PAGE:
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No. Actually, Rajesh, these -- all media vehicles are very different from each other. They serve different purposes. Like look at you said PVR, most people visit multiplexes or theaters once in 6 weeks or some number like that. So advertisers don't get repeat. So they just do a little bit of extensions and all that. So the purpose is different. It's more like a brand refresh rather than actually selling goods.

When they come on to radio, the objective is to sell the goods, right? When they go on to print, it is immediacy, I want the result tomorrow, right? When it go on to television, it's usually about brand building. Wherein they go on to digital, it's, again, more transaction. I want to sell products, right? So the objectives of each mediums are very different. Their usage are very different. One does not hit or cannibalize the other. And therefore, PVR growth would have no impact -- would have no relevance to what happens to the radio industry.

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Operator [92]

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The next question is from the line of Rohit Dokania from IDFC Securities.

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Rohit Dokania, IDFC Securities Limited, Research Division - SVP of Research [93]

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Sorry if my question is a repeat because I missed some part of the call. So Prashant, you mentioned that there was -- it was rather Subbu, you mentioned that there was almost INR 8 crores of EBITDA from the solutions business. So if I strip that out from the underlying non-Ind AS EBITDA, there's just about INR 11-odd crores from radio, which should mean a 14% margin. So what's the sort of -- why is the radio margins so low, could you please allude to that?

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Prashant Babulal Panday, Entertainment Network (India) Limited - CEO, MD & Director [94]

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Rohit, it's a very simple answer. It's a high operating leverage business. Whatever you lose on top line goes straight to the bottom line. But equally, the recovery is that fast. So like I told earlier in the call, INR 17 crores drop in radio revenues would actually -- should have resulted in INR 15 crores of my EBITDA going down, but the solutions business provided the boost.

So if, let's say, the INR 17 crores would have come back, I mean, my EBITDA would climb by almost INR 15 crores from the current level, which is arguably above what I was last year.

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Rohit Dokania, IDFC Securities Limited, Research Division - SVP of Research [95]

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Sure. So will it be possible to give a breakup of the sort of both revenue and EBITDA for both this quarter and the base quarter across the 2 segments, which is the radio and the solutions business, that would probably help us understand.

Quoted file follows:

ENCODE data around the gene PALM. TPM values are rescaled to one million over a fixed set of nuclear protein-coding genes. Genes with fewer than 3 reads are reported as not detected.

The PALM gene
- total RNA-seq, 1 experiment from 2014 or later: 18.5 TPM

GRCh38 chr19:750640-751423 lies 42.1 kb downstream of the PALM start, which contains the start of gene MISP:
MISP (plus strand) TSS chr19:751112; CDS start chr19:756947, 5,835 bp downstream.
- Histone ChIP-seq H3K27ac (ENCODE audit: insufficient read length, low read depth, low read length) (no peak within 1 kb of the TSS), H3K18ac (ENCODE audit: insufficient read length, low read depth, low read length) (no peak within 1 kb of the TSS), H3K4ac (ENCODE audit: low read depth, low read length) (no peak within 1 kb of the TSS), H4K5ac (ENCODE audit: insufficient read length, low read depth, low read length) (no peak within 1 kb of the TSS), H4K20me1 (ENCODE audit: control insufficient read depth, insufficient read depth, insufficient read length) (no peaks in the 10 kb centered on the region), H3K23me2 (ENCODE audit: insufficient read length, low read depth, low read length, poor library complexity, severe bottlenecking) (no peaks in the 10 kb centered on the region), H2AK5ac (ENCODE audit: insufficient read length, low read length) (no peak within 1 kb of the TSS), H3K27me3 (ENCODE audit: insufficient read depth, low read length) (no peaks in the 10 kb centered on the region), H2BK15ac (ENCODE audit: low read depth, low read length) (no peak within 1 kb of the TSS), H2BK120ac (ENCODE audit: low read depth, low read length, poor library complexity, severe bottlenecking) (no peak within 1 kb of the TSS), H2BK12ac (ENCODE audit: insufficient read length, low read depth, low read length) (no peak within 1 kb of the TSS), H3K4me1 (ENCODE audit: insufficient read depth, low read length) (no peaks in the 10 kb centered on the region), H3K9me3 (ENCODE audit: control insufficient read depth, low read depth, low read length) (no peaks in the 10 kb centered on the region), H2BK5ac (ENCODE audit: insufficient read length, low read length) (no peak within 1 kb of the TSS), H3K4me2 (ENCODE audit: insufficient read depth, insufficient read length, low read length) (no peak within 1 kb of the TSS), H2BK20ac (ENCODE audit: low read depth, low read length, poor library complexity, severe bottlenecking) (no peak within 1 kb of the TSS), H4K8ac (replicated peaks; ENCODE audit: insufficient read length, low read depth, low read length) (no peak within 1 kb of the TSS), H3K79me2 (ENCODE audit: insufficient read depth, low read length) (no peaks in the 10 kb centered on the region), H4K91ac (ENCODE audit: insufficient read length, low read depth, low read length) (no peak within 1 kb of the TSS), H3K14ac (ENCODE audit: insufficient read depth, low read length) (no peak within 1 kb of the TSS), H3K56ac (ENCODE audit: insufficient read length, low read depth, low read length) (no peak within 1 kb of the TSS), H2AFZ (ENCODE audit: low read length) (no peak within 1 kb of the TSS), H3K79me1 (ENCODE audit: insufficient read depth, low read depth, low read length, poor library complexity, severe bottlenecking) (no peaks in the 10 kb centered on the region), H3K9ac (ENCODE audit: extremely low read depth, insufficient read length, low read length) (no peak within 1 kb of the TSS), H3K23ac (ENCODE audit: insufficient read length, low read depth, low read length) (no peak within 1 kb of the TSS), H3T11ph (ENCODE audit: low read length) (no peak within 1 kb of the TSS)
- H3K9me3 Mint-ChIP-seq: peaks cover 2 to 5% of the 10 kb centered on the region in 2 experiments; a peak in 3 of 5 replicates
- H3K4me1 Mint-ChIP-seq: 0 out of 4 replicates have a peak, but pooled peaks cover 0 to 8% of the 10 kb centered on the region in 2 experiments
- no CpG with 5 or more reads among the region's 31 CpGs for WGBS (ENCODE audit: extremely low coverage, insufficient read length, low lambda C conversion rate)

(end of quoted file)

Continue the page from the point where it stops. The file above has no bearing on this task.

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Narayanan Subramanian, Entertainment Network (India) Limited - Executive Director & Group CFO [96]

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Yes, we'll share that separately, Rohit. So for the current quarter, I'll give you the numbers. As I said, about INR 8-odd crores, INR 8.2 crores came from the solutions business. There was also a drag on account of U.S. cost and Qatar cost booked in our books. That's approximately about INR 50 lakhs and the balance is from the radio business.

For the corresponding quarter of the previous year, just hold on, okay? It's a much smaller number. The non -- the solutions business was about INR 2 crores. So INR 2 crores has moved to INR 8 crores in the solutions business, right? You also had a small expenditure on account of U.S. and Qatar last quarter as well. That was approximately about INR 40 lakhs, INR 50 lakhs. So the balance is the radio number.

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Rohit Dokania, IDFC Securities Limited, Research Division - SVP of Research [97]

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Understood. That's very helpful. The other piece was, during the last quarter, Subbu, you had alluded to the fact that the underlying EBITDA could grow higher than 12% to 15-odd percent. Obviously, we understand that there's been a sharp deceleration as far as the overall economy is concerned. So would you want to revisit that? Do you think even sort of matching up last year's EBITDA would be difficult -- the underlying EBITDA, which is a non-Ind AS 116 EBITDA, would it be difficult?

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Narayanan Subramanian, Entertainment Network (India) Limited - Executive Director & Group CFO [98]

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So it will be very difficult, given if -- if you have a decline in radio, then the non-FCT growth will have to be actually 3x to sort of offset, right? If I take a 35% margin, so close to 3x sort of a number we need in the non-FCT business. While we are growing very rapidly there, it will be very difficult to double and triple non-FCT business so quickly. We may be at that number 3, 4 years down the line, but today, it is very, very tough. So you will see a decline in the overall EBITDA.